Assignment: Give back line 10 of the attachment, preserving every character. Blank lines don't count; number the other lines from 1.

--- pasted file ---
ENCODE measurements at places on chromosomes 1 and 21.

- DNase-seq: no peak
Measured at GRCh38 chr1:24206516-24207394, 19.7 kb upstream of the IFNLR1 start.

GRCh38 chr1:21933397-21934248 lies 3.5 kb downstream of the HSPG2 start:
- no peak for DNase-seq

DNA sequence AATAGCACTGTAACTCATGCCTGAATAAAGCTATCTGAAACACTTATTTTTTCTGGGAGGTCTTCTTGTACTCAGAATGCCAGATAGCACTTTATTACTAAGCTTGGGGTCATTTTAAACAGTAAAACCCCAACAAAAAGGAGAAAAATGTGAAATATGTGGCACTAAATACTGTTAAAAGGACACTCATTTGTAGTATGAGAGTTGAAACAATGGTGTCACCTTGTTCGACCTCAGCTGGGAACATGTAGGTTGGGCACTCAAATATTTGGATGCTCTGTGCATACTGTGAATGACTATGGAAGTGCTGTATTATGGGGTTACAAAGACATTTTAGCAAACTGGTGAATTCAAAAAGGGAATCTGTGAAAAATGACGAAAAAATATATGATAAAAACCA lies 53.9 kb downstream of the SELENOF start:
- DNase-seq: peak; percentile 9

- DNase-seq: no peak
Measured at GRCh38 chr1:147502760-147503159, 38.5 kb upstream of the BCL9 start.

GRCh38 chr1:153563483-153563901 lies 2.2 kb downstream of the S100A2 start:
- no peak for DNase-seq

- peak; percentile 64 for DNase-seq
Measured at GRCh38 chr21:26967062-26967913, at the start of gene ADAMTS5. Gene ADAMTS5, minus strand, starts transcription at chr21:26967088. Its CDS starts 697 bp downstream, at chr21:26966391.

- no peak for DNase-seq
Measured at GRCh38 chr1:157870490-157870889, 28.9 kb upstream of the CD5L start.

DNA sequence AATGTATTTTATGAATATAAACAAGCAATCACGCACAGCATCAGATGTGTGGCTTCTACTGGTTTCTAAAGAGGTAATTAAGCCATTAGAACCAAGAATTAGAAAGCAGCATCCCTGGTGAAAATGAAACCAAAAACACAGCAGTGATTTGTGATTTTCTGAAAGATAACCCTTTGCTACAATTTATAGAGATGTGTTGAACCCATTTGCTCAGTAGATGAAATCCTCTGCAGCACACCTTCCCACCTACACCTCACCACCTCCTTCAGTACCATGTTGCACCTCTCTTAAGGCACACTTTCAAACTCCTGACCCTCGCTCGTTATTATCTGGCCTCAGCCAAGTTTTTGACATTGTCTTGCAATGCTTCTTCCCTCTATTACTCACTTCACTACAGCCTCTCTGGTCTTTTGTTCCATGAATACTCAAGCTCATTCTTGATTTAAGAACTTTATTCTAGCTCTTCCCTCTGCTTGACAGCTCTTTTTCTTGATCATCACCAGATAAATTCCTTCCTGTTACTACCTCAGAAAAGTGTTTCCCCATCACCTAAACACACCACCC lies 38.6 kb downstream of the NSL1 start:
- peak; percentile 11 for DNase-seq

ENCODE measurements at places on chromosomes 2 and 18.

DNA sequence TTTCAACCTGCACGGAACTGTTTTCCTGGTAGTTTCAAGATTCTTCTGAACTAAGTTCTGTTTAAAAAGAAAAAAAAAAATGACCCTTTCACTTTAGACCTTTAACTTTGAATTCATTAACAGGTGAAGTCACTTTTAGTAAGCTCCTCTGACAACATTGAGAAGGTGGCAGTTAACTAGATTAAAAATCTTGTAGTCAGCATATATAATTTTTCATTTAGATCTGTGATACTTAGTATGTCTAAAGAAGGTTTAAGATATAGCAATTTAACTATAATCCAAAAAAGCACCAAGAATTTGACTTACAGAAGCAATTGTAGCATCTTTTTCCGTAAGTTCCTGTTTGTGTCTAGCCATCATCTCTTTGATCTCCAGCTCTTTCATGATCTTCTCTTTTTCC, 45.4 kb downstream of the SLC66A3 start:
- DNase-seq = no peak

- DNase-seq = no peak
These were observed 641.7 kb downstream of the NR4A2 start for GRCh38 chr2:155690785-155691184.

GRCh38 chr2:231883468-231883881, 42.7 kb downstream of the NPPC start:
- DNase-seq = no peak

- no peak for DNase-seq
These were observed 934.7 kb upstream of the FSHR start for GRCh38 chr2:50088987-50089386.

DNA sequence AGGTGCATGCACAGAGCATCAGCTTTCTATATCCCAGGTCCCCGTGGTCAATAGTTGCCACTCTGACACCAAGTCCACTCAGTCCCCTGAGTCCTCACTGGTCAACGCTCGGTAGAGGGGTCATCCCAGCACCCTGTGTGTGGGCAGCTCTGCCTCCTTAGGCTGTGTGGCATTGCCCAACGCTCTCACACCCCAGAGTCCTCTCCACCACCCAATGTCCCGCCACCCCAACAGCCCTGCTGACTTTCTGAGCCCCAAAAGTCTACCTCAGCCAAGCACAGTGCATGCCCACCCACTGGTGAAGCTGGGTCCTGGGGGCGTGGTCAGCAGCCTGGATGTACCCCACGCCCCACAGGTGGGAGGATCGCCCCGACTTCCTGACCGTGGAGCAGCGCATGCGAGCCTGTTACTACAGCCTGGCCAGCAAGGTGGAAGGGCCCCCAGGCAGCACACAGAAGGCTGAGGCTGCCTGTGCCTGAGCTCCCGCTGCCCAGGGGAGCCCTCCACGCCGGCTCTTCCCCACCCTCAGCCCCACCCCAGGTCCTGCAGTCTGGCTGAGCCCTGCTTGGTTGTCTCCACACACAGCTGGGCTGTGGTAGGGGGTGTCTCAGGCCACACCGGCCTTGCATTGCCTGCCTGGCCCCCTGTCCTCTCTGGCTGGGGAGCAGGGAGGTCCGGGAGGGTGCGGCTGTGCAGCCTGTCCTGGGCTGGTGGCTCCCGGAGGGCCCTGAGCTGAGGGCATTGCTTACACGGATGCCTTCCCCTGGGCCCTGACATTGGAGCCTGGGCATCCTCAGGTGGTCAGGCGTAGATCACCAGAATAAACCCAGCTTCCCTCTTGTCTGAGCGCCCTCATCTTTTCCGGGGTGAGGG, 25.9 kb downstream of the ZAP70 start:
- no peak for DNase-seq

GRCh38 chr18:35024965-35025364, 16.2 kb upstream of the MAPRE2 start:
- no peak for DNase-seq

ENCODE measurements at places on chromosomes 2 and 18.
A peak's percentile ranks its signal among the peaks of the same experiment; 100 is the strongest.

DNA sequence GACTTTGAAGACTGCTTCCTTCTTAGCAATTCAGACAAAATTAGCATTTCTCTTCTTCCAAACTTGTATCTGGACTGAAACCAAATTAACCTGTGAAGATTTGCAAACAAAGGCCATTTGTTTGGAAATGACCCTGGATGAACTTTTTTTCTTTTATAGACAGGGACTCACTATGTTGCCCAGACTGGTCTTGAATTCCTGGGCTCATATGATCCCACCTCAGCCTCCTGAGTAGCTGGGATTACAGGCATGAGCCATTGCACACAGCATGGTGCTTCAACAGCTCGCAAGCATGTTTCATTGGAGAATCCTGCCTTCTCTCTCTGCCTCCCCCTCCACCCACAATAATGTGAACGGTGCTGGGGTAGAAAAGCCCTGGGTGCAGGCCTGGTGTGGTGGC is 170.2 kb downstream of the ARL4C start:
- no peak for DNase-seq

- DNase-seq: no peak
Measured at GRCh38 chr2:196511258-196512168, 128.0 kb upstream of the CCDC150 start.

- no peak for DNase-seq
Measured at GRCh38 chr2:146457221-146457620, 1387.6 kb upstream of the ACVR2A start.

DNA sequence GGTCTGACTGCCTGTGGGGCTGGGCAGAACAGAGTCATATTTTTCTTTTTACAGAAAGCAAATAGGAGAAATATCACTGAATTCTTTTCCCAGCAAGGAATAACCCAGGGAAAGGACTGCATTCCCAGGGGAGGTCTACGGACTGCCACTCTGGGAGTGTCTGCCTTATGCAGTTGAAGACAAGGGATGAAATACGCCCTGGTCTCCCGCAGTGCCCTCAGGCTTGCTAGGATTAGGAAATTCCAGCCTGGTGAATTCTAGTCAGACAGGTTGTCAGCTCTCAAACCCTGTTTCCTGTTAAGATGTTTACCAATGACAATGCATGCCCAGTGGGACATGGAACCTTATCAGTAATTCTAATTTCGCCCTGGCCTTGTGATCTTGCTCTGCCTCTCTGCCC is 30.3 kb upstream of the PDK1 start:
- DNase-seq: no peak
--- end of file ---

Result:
GRCh38 chr1:153563483-153563901 lies 2.2 kb downstream of the S100A2 start: